Late Victorian Corset

This is the second corset I’ve made from this pattern, Past Patterns #213 Late Victorian Corset. The first was both too big and not curvy enough, so this time I dropped a couple of sizes overall, and dropped an extra size for the waist. And I’m really happy with it!


Curviness achieved! The bust might actually be a bit small (it’s giving me back muffin top when I tighten it too much), but I think it should be fine for now since I don’t plan to lace it down much further than what you see in these photos. (I’m not a tightlacer; this is to give Victorian costumes the right shape.) Fun fact: I laced this using the “inverted bunny ears” technique (instructions here)–I have no idea if this is historically accurate, but I find it makes it easier to tighten by yourself.

Departures from the pattern: I skipped making boning casing this time and instead just sewed boning channels between the two layers of fabric. It’s soooo much faster that way, haha. (The fabric, btw, is one layer of coutil and one layer of cotton broadcloth.) I also used less boning than the pattern called for, instead just placing two bones per seam and adding an extra where there are wide gaps between seams. I used spiral steel for the curviest parts (sides) instead of flat white steel. And, finally, the top and bottom are bound with bias tape made from the lining fabric.


I don’t know if it’s because of the single strength layer or the sizing, but this corset is SO MUCH MORE COMFORTABLE than the other corsets I own (all underbusts, and two of which are custom, so it’s not just off-the-rack vs. custom!).

I cannibalized two old corsets for all the hardware, one of which was the last incarnation of this pattern, made from the Past Patterns kit. So I assume the busk is right for my size, but I do think it’s a little odd that there’s a good 2.5 inches of floppiness at the bottom of the center front. I can’t help but wonder if I should be using a longer busk? Or maybe trimming it shorter (it does hit the tops of my thighs when I sit)? Regardless, this will be worn as underwear under full skirts, so no big deal!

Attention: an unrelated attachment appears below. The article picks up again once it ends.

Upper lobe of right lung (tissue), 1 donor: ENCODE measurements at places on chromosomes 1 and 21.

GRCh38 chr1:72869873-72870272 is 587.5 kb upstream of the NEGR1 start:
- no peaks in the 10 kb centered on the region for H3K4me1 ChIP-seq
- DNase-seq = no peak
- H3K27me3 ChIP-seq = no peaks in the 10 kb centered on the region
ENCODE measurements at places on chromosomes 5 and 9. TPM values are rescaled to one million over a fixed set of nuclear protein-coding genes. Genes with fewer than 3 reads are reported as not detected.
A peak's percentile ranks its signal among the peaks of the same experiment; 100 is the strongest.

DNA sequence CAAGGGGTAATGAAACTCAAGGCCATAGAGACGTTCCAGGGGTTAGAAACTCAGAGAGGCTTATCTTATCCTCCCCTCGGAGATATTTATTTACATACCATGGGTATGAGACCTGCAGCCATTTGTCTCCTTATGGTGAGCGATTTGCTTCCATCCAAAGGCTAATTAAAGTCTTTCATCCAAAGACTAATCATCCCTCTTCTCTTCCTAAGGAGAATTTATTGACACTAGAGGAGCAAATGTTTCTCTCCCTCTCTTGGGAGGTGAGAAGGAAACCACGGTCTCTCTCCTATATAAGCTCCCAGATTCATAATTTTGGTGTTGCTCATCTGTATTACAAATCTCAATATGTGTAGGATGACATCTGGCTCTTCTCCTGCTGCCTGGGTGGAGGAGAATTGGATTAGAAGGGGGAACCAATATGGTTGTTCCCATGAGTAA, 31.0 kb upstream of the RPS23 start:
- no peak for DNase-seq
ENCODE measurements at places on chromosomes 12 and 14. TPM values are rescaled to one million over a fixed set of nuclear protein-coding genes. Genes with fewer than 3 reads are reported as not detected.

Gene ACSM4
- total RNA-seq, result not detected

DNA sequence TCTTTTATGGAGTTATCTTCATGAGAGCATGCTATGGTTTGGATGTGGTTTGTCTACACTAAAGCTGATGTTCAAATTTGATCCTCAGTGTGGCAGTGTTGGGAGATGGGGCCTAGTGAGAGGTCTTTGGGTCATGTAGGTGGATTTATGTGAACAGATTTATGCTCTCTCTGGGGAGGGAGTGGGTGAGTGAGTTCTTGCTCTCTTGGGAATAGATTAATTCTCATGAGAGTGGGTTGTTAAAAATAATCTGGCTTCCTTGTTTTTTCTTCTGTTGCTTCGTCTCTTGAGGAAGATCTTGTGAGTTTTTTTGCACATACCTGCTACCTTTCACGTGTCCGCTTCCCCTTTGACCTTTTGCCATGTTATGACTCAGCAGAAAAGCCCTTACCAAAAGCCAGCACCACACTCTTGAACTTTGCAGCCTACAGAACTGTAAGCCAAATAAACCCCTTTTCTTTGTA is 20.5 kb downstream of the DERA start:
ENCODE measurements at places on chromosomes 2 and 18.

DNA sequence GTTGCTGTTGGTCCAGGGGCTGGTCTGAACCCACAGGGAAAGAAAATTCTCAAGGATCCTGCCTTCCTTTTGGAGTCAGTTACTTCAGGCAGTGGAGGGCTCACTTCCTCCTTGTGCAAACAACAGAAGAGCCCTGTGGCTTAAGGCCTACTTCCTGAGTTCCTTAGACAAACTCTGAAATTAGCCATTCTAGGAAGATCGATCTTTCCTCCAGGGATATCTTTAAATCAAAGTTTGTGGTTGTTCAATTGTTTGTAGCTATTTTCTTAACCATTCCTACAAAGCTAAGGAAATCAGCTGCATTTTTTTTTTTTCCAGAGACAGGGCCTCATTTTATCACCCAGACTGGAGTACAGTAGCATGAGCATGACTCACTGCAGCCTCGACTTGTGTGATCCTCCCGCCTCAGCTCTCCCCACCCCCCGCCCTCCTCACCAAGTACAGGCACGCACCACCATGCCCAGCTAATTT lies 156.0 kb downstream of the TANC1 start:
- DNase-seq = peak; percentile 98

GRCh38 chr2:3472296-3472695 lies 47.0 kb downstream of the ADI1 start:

As you can see, I also added flossing and some lace with purple ribbon and a matching ribbon bow at the center front. I highly recommend Sidney Eileen’s post on how to floss a corset. I know, I know, this is underwear so decoration doesn’t really matter, but I just think flossing makes it look 10000% more authentic and the ribbon is so cute!


Side note: I’m wearing this over a combination made form Truly Victorian’s TV105. I made it a few years ago, so I’m not going to blog about it, but as I recall it was a pretty good pattern. I think I made it out of broadcloth, though, which might be a bit heavy.

Anyway, the Past Patterns instructions for the corset are great, as usual. My first version of this corset was the first corset I ever made, and it was much easier than I feared. So don’t be afraid to dive in if you’ve been wanting to make one and have been put off by warnings that it’s really difficult! I did totally cheat on the eyelets, though–I’ve never been able to hammer them in (at all, not just ones that don’t turn out great) and I realllly didn’t feel like sewing them by hand (which is what I did last time), so I took this to Star Snaps and had them set the grommets. It was $14 for 22 grommets–worth it, in my opinion, if you’re only making one corset every few years.

P.S. Check out the blog’s new header image. The ornaments have been shamelessly stolen from a 1906 Butterick book called Masquerades, Tableaux and DrillsRead the whole thing at the LOC!


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